I always write my post about the RHS Autumn Harvest Festival Show will a tinge of sadness, as it falls just a few days before I head off to China. The dazzling displays of fruit, vegetables and autumn foliage remind me what I’ll be missing over the next three weeks. Of all the RHS London events I find the Harvest Festival Show the most nostalgic. I can almost imagine Lady Grantham gliding past the exhibits, nodding politely at be-tweeded Head Gardeners as they present the fruits of their labours. This show has changed very little over the last 100 years – a reminder that there are still folk who have the zeal to grow fine fruit and vegetable for the exhibition table.
The show programme is similar every year, so much so that I can even recall where different competition classes will be displayed. Their Graces the Duke of Marlborough and the Duke of Devonshire still do battle with their grapes but, as we’re witnessing in the latest series of Downton Abbey, the age in which the landed gentry dominated these shows is long past.
In the giant pumpkin competition it was schools rather than Earls in 2nd and 5th position. The glory of first prize went to Ian Paton with a plumptious fruit weighing 509kg (1112lbs) – that’s not far off the weight of a Shetland Pony. (I recall that in 2012 the same prize was awarded to one Stuart Paton with a fruit weighing 478kg. I can only assume these two pumpkin professionals must be related.) I cannot look at these fecund fruits without thinking of those obese, bedridden people that one sees on Channel 4 documentaries. However, despite their ripples and wrinkles there’s nothing faintly fleshy about them: they are hard as nails and not in the least bit saggy.
The sweet and sour scent of ripening apples hit you the moment you entered the Lindley Hall, discreetly illuminated for the special ‘Late’ event on Tuesday evening. It is the very essence of autumn, delicious yet hinting at decay. As usual exhibition displays of apples were prolific as well as perfect. R. V. Roger, a specialist in field-grown fruit trees, staged a mind-boggling display of varieties old and new. I asked advice about growing some low espaliers in our London garden and was encouraged to consider what kind of flavours and eating qualities I liked so that they could offer the best choice. If you are interested to know more, R.V. Roger are holding a special Apple Weekend this very weekend, the 10th and 11th of October, at their nursery in Pickering, North Yorkshire. I wish I could be there.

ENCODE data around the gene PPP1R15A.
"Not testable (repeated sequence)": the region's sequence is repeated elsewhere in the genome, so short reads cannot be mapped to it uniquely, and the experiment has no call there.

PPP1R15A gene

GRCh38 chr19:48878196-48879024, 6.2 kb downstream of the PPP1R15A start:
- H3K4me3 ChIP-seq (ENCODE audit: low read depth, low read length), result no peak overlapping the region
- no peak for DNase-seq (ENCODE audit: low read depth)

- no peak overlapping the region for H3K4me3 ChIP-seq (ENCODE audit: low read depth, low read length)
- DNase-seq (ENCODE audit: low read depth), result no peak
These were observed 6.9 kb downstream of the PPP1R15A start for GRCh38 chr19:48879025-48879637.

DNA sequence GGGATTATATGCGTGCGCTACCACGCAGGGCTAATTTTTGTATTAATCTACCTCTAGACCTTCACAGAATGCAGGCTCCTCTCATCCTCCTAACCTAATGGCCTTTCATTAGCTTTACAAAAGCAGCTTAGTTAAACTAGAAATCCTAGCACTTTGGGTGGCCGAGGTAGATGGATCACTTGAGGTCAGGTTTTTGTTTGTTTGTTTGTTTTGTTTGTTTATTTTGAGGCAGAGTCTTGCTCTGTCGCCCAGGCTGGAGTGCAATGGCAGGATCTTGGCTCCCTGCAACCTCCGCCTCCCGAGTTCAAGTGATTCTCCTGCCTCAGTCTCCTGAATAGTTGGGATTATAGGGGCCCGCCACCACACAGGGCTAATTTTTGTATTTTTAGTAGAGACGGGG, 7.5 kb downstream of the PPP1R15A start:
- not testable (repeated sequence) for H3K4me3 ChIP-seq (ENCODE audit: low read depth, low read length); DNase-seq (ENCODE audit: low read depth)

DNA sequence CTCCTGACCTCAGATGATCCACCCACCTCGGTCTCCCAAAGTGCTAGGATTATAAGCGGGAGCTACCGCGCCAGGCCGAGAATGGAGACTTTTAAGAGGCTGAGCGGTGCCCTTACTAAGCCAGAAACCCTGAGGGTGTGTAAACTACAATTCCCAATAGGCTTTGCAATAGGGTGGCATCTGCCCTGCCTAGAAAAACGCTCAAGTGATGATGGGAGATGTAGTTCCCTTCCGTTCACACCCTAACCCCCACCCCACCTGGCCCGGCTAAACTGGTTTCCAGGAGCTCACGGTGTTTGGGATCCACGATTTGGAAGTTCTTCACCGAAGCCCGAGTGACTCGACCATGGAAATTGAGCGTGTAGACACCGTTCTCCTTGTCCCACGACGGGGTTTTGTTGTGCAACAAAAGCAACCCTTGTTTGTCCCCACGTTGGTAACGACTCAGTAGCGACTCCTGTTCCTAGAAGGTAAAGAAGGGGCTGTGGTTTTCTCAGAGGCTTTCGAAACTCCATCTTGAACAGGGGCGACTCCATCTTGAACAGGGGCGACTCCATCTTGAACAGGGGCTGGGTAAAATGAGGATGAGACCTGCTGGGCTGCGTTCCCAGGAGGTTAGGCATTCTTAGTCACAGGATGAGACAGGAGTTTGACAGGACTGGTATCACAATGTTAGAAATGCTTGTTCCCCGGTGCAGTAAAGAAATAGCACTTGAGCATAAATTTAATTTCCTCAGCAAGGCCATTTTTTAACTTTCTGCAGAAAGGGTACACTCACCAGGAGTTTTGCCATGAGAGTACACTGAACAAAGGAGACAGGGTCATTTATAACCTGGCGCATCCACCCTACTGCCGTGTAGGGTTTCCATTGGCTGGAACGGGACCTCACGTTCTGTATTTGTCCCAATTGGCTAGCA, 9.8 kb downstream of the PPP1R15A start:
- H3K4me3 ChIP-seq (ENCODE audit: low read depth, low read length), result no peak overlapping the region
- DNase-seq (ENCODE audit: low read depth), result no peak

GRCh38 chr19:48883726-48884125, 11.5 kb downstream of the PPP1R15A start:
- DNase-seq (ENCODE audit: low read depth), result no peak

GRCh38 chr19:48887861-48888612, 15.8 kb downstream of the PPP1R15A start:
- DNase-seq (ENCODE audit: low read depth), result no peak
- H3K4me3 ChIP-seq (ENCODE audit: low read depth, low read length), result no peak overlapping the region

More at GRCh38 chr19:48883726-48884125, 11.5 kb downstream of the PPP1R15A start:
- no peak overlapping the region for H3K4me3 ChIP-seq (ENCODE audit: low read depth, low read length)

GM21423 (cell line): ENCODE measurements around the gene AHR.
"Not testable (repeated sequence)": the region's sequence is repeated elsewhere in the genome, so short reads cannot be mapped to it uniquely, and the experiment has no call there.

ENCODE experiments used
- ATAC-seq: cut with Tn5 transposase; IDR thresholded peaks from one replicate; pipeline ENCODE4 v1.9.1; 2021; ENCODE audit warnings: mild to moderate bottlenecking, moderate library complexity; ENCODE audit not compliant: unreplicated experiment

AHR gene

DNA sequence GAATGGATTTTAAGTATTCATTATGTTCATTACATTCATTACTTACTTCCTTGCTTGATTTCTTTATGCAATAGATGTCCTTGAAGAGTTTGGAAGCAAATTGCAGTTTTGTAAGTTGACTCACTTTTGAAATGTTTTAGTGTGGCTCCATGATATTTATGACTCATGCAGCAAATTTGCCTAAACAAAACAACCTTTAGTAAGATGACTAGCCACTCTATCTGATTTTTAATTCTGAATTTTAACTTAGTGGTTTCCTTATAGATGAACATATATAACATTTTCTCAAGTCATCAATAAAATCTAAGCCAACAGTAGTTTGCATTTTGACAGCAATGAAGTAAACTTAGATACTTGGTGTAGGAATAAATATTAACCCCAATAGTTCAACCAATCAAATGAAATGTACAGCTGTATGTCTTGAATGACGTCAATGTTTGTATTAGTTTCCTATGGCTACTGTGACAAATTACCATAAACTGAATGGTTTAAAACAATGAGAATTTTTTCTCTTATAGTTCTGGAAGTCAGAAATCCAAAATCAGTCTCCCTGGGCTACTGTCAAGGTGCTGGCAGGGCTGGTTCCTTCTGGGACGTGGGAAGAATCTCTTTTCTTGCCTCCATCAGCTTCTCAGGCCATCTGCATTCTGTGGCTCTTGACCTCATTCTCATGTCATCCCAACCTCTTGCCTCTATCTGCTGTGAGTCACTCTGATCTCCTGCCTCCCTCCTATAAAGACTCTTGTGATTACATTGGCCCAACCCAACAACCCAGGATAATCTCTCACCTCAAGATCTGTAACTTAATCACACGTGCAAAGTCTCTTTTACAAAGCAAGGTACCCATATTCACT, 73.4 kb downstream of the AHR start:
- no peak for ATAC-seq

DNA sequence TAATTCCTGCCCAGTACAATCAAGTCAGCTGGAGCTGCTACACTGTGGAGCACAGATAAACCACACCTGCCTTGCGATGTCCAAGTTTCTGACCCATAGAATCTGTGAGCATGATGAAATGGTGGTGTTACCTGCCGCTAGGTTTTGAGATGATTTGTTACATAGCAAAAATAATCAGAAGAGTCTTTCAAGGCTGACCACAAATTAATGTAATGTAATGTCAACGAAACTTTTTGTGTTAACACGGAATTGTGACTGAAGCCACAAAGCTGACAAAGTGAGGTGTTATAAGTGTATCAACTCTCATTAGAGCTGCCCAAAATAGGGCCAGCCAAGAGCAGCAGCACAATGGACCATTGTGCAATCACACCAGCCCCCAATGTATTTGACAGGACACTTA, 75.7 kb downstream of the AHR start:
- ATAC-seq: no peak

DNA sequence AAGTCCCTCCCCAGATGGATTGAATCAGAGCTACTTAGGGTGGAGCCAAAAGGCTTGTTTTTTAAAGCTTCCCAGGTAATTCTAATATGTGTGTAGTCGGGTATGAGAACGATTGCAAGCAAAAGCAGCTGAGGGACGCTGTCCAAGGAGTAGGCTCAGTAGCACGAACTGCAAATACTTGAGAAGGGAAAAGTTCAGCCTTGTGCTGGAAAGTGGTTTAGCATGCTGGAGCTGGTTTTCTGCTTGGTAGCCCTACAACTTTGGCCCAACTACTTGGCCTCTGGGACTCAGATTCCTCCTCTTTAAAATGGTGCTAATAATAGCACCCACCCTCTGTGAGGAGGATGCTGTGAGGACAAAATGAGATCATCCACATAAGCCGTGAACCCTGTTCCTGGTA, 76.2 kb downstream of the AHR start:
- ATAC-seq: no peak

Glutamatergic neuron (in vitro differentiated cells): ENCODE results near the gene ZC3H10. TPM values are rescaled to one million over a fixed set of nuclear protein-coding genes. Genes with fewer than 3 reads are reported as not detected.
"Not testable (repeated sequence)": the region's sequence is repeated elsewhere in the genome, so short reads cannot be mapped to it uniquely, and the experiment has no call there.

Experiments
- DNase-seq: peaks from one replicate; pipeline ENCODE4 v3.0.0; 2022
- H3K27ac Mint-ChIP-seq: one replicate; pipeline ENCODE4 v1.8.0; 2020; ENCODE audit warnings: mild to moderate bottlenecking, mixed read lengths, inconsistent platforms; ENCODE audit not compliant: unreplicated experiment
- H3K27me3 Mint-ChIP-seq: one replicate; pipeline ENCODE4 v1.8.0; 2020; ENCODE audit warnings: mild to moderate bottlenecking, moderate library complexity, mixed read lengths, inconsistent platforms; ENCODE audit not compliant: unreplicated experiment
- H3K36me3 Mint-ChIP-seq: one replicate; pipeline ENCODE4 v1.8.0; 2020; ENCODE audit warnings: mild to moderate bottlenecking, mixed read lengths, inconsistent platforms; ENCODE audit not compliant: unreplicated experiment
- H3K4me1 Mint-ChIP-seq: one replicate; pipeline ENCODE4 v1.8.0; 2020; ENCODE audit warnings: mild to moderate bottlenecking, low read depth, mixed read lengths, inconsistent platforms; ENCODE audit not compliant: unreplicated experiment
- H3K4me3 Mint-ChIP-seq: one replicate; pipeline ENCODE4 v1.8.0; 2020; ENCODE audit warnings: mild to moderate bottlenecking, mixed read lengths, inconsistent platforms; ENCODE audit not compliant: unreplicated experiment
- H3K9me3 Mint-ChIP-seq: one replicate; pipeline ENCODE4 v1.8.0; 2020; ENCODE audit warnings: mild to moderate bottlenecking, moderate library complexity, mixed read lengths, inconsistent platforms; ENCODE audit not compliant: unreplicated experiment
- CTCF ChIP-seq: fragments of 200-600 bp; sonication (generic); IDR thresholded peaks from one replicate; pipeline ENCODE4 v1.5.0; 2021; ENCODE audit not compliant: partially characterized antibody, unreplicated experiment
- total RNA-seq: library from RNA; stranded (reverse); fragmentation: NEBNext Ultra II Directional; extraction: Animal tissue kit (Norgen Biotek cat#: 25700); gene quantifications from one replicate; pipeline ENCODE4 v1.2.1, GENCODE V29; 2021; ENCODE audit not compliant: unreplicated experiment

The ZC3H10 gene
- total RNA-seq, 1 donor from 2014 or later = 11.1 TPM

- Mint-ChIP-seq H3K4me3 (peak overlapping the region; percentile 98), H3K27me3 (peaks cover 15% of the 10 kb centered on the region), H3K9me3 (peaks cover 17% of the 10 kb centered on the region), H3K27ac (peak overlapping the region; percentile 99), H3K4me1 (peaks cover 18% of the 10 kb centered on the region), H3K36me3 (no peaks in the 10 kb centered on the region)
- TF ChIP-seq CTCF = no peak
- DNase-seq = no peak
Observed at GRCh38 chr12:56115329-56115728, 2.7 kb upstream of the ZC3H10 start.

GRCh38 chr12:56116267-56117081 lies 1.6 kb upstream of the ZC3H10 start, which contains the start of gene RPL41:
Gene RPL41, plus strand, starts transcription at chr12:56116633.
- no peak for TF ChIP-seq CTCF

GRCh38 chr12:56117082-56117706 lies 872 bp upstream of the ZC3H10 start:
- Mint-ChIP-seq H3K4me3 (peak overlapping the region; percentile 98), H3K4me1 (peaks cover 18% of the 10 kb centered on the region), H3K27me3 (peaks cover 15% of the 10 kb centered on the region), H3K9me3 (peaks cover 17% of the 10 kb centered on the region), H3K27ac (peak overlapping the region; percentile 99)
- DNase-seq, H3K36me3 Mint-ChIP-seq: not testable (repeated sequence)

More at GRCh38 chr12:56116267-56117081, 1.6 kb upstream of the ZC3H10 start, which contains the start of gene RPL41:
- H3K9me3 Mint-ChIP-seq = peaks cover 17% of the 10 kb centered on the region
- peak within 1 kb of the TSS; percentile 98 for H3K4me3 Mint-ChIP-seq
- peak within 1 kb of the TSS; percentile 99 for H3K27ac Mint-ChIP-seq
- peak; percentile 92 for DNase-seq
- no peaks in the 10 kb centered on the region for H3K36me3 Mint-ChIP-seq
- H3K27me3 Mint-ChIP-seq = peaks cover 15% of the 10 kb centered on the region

It would not be the Harvest Festival Show without rod-straight root vegetables, trim tomatoes and perky potatoes. Simon Smith from Loughborough showed us how first prizes are won with his entry into the ‘Collection of 4 Root Vegetables’. Us lesser gardeners can only admire such patience and attention to detail. I am just happy if my vegetables taste good.
I read a sign on one show bench explaining that all the fruit and vegetables entered in the show would be collected at the end by Save the Date Café, an establishment based in East London. They take food that’s destined for landfill and create meals which are offered to customers on a ‘pay-as-you-feel’ basis. Describing themselves as an ‘egalitarian eatery’, they use this as a way of bringing together all parts of the community, rich or poor, homeless or landed, in one friendly venue. It’s a great idea in a country where so much food in needlessly wasted. Save the Date’s chefs will be working with a lot of top-notch produce over the next few days: let’s just hope their customers like pumpkin soup 🙂
Have a wonderful weekend one and all!